'Seattle Times' Under Fire For Free Political Ads
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The Seattle Times is running political ads this campaign season, but they're not being paid for by the candidates or the causes they're advocating. The Times is basically giving away free ad space, and that's raising concerns among readers, as well as the paper's own journalists. Sara Lerner of member station KUOW reports.
SARA LERNER, BYLINE: The ads are in support of one Washington state gubernatorial candidate, Republican Rob McKenna, and a state referendum that would legalize same-sex marriage. Seattle Times spokesperson Jill Mackie says the paper is running the ads to prove a point: That political advertising in newspapers can make a difference, at a time when the bulk of campaign money goes to broadcast television.
JILL MACKIE: This is a sector of advertisers that we are not a part of, and so this is really a pilot project to determine whether or not we can gain a piece of the spending in political advertising to support journalism.
LERNER: The paper is giving up about $150,000 total worth of ad space for both ad campaigns. That's money The Seattle Times had to report as actual campaign contributions. The day after the first political ad ran, 100 of the paper's journalists sent the publisher a letter of protest. None of them would speak on tape, but here's a portion of the letter, read by an actor.
UNIDENTIFIED WOMAN: We strive to remain independent from the institutions we cover. We shine a light on the process from the outside. We are not part of the process. This ad campaign threatens to compromise that integrity.
LERNER: The reporters went on to say these ads threaten their independence and credibility.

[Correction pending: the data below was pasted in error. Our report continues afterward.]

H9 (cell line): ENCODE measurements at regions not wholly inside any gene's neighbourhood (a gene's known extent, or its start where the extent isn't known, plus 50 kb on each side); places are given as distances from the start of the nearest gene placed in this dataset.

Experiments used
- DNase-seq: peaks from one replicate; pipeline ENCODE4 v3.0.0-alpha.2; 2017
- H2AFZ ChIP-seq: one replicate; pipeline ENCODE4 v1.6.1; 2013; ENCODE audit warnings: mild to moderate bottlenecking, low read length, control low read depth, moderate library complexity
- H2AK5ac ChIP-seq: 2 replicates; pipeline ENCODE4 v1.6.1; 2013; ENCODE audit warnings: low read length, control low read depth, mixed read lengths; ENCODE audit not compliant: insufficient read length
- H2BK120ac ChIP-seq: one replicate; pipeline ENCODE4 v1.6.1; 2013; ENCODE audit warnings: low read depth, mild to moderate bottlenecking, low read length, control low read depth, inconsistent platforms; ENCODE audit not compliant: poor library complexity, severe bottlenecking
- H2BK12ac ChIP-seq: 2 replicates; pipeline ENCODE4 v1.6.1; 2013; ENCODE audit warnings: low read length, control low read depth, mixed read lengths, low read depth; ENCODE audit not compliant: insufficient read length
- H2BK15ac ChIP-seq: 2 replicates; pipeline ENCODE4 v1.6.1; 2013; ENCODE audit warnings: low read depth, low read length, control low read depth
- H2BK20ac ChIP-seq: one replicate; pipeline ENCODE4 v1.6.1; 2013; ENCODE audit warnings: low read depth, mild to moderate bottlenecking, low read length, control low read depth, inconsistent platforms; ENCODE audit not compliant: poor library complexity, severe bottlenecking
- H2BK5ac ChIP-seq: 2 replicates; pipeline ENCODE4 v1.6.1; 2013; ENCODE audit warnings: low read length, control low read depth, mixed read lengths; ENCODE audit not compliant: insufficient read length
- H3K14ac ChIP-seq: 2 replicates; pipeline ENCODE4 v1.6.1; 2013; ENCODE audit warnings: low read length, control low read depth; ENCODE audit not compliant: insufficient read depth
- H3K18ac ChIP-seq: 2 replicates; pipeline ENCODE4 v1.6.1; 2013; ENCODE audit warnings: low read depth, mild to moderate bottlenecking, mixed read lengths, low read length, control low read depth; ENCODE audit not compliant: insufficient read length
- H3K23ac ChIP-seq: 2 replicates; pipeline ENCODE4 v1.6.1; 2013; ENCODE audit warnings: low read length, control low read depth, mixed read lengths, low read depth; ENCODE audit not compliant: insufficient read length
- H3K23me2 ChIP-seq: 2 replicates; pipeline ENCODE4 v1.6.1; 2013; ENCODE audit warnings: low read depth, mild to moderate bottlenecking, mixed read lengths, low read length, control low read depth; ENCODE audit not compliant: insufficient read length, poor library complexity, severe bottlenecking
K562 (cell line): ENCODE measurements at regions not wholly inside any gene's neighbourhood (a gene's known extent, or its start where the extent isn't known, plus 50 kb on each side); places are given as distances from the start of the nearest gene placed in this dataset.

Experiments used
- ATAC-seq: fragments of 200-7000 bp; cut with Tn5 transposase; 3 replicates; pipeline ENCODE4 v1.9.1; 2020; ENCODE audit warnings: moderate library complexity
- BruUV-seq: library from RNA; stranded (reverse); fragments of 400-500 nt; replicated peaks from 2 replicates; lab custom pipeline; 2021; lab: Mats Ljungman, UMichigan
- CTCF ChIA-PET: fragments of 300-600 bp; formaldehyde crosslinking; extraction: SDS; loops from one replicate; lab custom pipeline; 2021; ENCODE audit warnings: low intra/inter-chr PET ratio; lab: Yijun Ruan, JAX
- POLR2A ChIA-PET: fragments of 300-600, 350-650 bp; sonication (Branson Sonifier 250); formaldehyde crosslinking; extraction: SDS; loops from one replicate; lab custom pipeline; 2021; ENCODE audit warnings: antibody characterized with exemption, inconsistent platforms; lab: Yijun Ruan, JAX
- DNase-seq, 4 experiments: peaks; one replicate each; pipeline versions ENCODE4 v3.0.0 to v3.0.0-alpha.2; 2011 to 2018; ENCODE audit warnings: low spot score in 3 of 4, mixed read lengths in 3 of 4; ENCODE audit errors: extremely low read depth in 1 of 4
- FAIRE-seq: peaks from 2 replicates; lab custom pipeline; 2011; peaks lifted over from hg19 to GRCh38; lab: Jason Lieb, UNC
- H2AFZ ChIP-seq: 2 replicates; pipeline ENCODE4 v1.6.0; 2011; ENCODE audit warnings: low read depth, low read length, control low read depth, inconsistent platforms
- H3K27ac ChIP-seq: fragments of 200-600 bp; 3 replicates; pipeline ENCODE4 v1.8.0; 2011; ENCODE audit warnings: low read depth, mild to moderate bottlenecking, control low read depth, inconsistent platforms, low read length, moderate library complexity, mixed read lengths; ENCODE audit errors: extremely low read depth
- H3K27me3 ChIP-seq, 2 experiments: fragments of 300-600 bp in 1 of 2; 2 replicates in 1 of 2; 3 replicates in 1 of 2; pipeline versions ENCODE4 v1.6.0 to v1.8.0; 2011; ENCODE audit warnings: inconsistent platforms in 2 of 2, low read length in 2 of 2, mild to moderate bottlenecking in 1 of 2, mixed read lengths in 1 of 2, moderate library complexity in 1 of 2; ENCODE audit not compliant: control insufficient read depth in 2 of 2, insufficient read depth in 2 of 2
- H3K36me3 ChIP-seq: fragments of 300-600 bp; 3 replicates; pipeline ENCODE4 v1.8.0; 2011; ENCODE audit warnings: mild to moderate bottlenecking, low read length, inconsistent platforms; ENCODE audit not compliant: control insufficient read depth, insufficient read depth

UNIDENTIFIED WOMAN: We are now part of a campaign's machinery, creating a perception that we are not an independent watchdog.
LERNER: In fact, The Seattle Times recently published a story which fact-checks some of the claims made in the political ads: ads in its own paper. And the reporters find mistakes. Roy Peter Clark is an ethicist with the media organization the Poynter Institute. He shares some of the concerns expressed by The Times' staff in its protest letter.
ROY PETER CLARK: You have to pay special attention to the most vulnerable stakeholders. It's not the readers or the business side or the newspaper in general. It's not the politicians who, I think, are the most vulnerable here. It's the rank-and-file reporter and editor who has the burden of trying to cover these issues and these candidates impartially.
LERNER: Clark says print newspapers do need to find creative ways to make money, and that's perfectly evident here in Seattle, where news consumers are still feeling the sting from the loss of the Post-Intelligencer newspaper three years ago. It ended its print edition and dramatically downsized. But Clark says this isn't the way to generate revenue. Many Seattle Times readers are also upset about the political ads. Retired county judge Michael Fox has read the paper for decades.
MICHAEL FOX: The lines have already been blurred.
LERNER: In his mind, this goes well beyond the paper taking a stance in its opinion section.
FOX: The editorial page is labeled as the editorial page, and editorials are different than advertisements. Editorials are saying that this is our position. We backed this ballot initiative for these reasons.
LERNER: And Fox appreciates the editorial page's role in helping readers choose county judges. The ads, he says, go too far. But Seattle Times spokesperson Jill Mackie says readers can figure out the difference.
MACKIE: The ads are clearly marked as ads, and readers have been seeing ads on the pages of Seattle Times since time began. I think readers are smart enough to distinguish between an advertisement clearly marked as an ad and the reporting of journalists that they have known and trusted and read for many years. There's no interface between the two whatsoever.
LERNER: Seattle Times management says both ad campaigns are scheduled to run through Election Day. For NPR News, I'm Sara Lerner in Seattle. Transcript provided by NPR, Copyright NPR.